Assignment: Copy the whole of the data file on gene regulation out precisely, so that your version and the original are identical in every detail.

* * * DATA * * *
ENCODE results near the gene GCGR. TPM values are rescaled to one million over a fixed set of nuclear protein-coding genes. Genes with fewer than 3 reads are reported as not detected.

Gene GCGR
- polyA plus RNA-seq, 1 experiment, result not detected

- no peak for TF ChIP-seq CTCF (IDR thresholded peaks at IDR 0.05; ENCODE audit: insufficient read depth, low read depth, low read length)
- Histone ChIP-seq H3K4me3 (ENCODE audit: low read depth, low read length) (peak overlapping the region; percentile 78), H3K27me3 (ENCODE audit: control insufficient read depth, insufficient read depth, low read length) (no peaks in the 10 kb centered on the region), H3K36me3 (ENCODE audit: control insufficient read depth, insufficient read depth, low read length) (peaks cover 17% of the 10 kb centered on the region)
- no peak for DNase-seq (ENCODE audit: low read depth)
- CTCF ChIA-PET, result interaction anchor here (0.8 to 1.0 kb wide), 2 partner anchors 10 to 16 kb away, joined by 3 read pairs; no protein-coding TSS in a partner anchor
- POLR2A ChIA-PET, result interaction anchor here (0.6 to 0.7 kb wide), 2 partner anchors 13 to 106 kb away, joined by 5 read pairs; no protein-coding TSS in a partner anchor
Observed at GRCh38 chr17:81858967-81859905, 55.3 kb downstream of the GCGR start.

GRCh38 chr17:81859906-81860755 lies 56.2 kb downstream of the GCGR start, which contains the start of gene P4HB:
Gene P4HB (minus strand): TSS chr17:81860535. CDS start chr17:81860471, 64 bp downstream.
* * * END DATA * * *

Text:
ENCODE results near the gene GCGR. TPM values are rescaled to one million over a fixed set of nuclear protein-coding genes. Genes with fewer than 3 reads are reported as not detected.

Gene GCGR
- polyA plus RNA-seq, 1 experiment, result not detected

- no peak for TF ChIP-seq CTCF (IDR thresholded peaks at IDR 0.05; ENCODE audit: insufficient read depth, low read depth, low read length)
- Histone ChIP-seq H3K4me3 (ENCODE audit: low read depth, low read length) (peak overlapping the region; percentile 78), H3K27me3 (ENCODE audit: control insufficient read depth, insufficient read depth, low read length) (no peaks in the 10 kb centered on the region), H3K36me3 (ENCODE audit: control insufficient read depth, insufficient read depth, low read length) (peaks cover 17% of the 10 kb centered on the region)
- no peak for DNase-seq (ENCODE audit: low read depth)
- CTCF ChIA-PET, result interaction anchor here (0.8 to 1.0 kb wide), 2 partner anchors 10 to 16 kb away, joined by 3 read pairs; no protein-coding TSS in a partner anchor
- POLR2A ChIA-PET, result interaction anchor here (0.6 to 0.7 kb wide), 2 partner anchors 13 to 106 kb away, joined by 5 read pairs; no protein-coding TSS in a partner anchor
Observed at GRCh38 chr17:81858967-81859905, 55.3 kb downstream of the GCGR start.

GRCh38 chr17:81859906-81860755 lies 56.2 kb downstream of the GCGR start, which contains the start of gene P4HB:
Gene P4HB (minus strand): TSS chr17:81860535. CDS start chr17:81860471, 64 bp downstream.